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HIST 130 (5)

readings notes wk 1.docx

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HIST 130
Luke Clossey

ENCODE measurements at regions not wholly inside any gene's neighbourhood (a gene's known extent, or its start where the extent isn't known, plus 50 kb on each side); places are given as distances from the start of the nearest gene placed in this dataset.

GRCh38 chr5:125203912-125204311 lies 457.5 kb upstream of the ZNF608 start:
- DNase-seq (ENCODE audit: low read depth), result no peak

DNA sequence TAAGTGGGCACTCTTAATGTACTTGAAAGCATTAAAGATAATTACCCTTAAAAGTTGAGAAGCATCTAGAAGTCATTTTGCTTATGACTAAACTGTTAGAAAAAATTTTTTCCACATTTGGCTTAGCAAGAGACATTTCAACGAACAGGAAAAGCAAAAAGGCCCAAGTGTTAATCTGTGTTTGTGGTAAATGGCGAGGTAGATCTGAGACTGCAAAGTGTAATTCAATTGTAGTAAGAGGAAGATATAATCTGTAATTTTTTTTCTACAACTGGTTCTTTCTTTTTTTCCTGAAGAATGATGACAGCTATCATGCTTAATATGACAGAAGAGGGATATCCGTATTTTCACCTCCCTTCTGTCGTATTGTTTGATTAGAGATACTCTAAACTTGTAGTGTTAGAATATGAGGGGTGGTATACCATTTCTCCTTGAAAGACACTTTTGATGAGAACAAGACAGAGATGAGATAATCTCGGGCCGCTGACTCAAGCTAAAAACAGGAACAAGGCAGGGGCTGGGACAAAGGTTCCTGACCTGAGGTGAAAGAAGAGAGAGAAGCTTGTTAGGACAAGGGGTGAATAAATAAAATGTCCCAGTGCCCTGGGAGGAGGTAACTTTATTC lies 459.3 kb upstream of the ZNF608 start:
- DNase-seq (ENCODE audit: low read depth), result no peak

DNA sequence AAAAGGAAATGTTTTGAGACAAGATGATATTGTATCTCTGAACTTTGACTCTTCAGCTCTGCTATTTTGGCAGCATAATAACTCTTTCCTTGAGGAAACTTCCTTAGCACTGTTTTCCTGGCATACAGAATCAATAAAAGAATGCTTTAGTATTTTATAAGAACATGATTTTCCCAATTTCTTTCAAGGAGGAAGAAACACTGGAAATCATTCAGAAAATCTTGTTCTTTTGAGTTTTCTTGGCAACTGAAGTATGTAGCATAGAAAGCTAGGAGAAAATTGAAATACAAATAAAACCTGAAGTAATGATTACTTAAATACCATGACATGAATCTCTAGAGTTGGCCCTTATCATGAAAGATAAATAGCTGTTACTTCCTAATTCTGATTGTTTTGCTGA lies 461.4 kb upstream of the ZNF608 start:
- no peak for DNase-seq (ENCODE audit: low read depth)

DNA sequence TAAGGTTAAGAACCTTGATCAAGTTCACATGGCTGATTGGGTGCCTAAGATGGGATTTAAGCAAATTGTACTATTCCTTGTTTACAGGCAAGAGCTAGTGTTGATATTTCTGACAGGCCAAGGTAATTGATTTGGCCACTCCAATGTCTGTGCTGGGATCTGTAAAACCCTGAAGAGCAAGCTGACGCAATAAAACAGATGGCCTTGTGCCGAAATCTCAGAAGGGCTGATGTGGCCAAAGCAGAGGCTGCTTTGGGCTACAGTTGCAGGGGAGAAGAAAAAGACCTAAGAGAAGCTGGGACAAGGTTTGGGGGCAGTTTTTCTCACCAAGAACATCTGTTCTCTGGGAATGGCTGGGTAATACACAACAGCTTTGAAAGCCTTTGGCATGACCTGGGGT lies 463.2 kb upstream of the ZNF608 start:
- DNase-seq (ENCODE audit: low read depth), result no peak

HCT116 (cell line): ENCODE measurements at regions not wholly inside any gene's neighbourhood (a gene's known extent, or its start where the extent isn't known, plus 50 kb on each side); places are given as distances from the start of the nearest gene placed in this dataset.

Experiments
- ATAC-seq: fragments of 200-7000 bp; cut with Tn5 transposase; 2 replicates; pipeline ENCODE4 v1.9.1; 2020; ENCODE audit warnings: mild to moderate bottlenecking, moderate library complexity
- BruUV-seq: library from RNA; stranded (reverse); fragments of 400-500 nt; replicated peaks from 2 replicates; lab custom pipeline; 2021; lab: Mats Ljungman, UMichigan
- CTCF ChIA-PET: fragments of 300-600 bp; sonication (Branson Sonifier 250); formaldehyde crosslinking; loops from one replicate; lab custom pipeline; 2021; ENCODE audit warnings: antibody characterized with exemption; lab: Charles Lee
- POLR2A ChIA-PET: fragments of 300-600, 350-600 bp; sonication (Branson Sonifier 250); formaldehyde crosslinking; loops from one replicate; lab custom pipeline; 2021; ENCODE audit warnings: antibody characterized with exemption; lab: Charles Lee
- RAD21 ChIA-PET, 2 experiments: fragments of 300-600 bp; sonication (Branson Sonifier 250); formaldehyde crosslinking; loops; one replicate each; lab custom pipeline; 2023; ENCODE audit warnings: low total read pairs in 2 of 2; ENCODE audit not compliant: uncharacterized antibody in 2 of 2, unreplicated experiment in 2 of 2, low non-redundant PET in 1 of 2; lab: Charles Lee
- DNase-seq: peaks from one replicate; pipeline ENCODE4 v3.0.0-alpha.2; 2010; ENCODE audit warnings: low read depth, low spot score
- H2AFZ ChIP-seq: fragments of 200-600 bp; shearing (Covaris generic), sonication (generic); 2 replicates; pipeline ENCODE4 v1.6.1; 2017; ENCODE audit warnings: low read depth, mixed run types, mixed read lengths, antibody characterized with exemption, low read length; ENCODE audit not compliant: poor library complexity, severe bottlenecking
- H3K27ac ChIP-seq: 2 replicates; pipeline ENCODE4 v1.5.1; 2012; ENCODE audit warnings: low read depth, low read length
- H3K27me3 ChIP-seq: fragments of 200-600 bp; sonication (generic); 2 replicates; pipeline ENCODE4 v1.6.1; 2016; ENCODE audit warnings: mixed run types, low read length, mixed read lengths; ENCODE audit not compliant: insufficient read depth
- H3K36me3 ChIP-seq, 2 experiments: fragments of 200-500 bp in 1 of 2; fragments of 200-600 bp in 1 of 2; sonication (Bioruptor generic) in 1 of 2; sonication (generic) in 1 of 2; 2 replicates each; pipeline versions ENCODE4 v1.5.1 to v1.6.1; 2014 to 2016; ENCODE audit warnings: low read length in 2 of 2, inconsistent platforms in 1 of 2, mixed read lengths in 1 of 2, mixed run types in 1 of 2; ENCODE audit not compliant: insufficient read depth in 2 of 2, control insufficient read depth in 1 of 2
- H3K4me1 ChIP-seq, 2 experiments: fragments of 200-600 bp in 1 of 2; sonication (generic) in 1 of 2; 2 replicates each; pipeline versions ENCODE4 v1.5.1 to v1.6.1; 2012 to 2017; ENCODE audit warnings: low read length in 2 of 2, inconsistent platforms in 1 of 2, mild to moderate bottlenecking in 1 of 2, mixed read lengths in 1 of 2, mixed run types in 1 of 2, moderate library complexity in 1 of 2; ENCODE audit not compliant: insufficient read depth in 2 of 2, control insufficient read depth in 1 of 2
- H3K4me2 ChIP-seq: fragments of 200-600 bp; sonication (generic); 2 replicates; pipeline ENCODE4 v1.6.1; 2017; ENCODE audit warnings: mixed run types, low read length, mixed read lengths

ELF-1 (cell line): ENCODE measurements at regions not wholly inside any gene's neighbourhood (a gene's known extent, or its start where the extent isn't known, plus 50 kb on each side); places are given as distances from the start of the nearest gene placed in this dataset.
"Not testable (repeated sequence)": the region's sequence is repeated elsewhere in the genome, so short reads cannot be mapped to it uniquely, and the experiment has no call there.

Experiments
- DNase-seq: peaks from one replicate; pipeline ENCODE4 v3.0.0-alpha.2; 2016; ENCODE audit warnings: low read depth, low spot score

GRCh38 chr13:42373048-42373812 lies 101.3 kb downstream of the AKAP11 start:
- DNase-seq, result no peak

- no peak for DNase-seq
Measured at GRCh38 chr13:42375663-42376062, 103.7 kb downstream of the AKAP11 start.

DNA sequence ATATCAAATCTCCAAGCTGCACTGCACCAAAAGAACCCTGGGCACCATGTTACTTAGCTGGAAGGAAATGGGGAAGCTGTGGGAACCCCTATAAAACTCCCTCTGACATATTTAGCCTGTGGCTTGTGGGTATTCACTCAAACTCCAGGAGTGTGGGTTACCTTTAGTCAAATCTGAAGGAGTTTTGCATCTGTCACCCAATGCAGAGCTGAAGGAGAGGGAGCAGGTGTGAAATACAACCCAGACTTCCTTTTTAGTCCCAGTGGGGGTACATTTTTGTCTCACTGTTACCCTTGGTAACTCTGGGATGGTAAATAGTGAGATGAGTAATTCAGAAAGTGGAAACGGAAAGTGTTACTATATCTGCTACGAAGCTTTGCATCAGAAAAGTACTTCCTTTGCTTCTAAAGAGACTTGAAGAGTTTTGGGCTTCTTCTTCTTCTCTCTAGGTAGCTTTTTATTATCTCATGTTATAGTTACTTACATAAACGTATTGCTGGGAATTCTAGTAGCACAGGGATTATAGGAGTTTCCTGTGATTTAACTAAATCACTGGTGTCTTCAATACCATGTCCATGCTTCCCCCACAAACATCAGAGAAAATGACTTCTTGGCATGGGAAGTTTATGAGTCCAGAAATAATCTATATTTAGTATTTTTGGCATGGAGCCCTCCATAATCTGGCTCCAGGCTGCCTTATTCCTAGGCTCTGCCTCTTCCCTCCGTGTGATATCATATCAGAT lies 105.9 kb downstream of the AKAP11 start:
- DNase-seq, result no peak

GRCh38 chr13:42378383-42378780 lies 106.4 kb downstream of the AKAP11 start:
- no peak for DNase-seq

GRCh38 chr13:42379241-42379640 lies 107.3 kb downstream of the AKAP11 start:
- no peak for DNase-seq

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HIST 130 Readings – Weeks 1-2 World ch. 13 p.412 - earliest records of Mongol peoples occur in Chinese annals of the 7 century th - “Mongol” and “Tatars”: commonality is that they spoke languages of common origins different from the Turks - 12 century: bands of formed alliances got bigger, menacing raids - “ crane catching”: prowess in war enabled particular leaders to build up followings in parallel with the old social order - 1206 : Temujin proclaims himself “Khan” (ruler) - 1921-1990: Mongolia was a communist state th - 13 century: cold spell may have driven the Mongols to dominate and exploit surrounding sedentary peoples - Tengri: devoted to the Sky as a supreme deity - 1258: Mongols capture Baghdad, killed the caliph (supreme Islamic political and religious authority - 1279: completed conquest of China - 1234: captured the Georgian capital - 1270’s: destroyed Song dynasty - GK depended on Uighurs for administrators and adopted the script for Mongolian language - 1246: led the pope’s ambassador through 3000 miles in an effort to forge friendship between Mongols and the Christian West - 1253: William of Rubruck is sent to see Mongolian way of living - Mixed pastoralism was essential (different animals) - Later 13 century: Kubilai Khan introduces himself to Marco Polo - Mongol Peace encouraged the use of the Silk Roads - 1276: Song emperor abdicates throne to Mongols  Mandate of Heaven - Il-Khan Ghazan declares his conversion to Islam in Persia - Egyptian slave army: Mamluks. Replaced ruler of Saladin in 1254 - 1260: Turned back the Mongol army at Ain Jalut (Syria) - Mamluk victory kept Mongols out of Africa, imposed Islam - 1211: Iltutmish takes command of Delhi (ex slave), chose his daughter as successor in 1236 - 1250: Mamluks take over Egypt - Western science grew more empirical - Roger Bacon: gave up riches to follow in God’s footsteps - 13 century: glass making - Mongol Peace: roads carried Chinese ideas and technology westward, opened European minds Note: These are literary works, not historical Find out the context of these readings. Economic? Political? Limited documentation: can lead people to make far away judgings eg. Mongolians weren’t able to get into China because of Confuciusm Analects of Confucius notes - The Master said, "The superior man may indeed have to endure want, but the mean man, when he is in want, gives way to unbridled license." (unruliness, lack of discipline) - A man should let his words be sincere and his actions honourable in order to be respected - The Master said, "The determined scholar and the man of virtue will not seek to live at the expense of injuring their virtue. They will even sacrifice their lives to preserve their virtue complete." - The Master said, "The superior man in everything considers righteousness to be essential. He performs it according to the rules of propriety. He brings it forth in humility. He completes it with sincerity. This is indeed a superior man."  distressed by want - The Master said, "Is not Reciprocity such a word? What you do not want done to yourself, do not do to others." - The Master said, "To have faults and not to reform them,-this, indeed, should be pronounced having faults." - The Master said, "In teaching there should be no distinction of classes." Known widely as a philosophical thinker, Confucius gives and explains examples of what it means to be the superior man. He considers virtue to be the most important possession of a man, even sacrificing life, and to preserve the virtue means to make the simple man to a superior one in terms of
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